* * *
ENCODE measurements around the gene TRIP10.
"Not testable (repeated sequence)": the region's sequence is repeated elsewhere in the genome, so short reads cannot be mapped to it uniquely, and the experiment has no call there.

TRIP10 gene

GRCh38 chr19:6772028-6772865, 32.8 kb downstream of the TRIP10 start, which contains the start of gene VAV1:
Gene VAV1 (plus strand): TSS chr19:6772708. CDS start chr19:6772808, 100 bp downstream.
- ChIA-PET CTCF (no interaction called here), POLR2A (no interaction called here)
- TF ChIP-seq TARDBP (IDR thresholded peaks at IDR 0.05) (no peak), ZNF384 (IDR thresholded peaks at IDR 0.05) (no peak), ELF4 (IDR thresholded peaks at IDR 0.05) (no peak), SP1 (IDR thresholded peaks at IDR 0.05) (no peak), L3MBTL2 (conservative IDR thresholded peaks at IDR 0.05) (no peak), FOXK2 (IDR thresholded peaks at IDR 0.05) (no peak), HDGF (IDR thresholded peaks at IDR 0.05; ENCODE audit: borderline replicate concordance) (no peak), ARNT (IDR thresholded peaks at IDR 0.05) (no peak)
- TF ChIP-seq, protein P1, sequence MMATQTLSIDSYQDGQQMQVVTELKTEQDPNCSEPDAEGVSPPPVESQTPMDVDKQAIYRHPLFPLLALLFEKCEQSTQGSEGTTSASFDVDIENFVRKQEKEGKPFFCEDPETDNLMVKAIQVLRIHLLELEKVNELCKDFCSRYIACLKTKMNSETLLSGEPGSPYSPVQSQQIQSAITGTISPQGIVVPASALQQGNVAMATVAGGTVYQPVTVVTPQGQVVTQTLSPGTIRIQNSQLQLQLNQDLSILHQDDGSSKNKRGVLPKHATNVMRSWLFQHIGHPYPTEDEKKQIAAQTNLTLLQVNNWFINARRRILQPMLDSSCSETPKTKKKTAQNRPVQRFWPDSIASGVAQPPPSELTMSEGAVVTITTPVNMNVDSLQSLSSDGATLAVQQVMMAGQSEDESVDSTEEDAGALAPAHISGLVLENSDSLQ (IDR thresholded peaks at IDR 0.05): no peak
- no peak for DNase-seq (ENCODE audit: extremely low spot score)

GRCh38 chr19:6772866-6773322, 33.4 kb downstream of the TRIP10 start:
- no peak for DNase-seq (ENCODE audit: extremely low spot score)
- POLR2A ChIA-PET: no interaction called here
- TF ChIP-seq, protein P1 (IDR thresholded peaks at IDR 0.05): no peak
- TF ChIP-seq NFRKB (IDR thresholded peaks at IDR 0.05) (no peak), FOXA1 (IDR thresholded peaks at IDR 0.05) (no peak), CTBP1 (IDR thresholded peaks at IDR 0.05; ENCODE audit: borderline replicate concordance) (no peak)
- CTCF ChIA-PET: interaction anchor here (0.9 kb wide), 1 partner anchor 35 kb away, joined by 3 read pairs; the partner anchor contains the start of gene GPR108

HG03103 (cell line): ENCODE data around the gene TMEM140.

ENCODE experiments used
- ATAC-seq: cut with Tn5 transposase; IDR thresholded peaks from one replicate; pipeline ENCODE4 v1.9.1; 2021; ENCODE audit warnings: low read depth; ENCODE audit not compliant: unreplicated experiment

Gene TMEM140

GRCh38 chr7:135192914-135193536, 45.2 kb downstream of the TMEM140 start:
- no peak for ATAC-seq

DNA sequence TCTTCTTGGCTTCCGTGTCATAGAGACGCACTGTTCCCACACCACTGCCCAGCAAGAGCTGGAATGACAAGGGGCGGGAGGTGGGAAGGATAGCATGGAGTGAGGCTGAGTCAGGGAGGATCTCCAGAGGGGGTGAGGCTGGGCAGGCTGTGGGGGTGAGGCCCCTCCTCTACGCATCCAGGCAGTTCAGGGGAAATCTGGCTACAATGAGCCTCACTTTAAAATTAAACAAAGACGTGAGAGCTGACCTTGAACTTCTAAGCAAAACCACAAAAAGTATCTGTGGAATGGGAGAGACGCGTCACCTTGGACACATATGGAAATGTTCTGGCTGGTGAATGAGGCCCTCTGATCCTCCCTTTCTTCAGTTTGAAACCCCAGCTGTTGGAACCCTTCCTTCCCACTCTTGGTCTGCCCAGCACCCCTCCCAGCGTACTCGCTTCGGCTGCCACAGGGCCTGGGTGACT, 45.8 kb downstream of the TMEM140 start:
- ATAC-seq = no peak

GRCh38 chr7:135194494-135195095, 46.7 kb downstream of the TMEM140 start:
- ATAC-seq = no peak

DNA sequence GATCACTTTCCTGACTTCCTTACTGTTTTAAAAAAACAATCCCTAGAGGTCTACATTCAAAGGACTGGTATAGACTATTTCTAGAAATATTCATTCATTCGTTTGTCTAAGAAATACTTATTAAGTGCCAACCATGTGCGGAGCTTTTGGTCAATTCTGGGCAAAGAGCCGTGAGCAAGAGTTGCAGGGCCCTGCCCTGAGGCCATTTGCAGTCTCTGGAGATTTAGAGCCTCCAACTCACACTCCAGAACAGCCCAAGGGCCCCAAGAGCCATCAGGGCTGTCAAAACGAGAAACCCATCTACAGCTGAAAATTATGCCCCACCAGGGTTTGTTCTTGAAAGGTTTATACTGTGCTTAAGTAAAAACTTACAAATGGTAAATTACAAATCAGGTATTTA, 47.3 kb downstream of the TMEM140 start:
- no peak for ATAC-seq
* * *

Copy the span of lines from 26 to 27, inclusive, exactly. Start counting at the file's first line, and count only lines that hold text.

DNA sequence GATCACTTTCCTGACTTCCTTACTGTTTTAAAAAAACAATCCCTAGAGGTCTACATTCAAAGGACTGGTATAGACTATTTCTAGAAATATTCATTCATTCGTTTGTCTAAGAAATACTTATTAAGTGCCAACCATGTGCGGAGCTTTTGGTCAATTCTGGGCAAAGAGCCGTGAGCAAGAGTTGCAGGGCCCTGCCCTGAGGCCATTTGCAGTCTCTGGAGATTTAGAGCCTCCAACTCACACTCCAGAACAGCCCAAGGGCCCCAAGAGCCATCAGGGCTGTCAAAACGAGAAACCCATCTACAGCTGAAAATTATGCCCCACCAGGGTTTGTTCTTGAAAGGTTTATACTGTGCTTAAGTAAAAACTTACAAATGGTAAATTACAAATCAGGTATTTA, 47.3 kb downstream of the TMEM140 start:
- no peak for ATAC-seq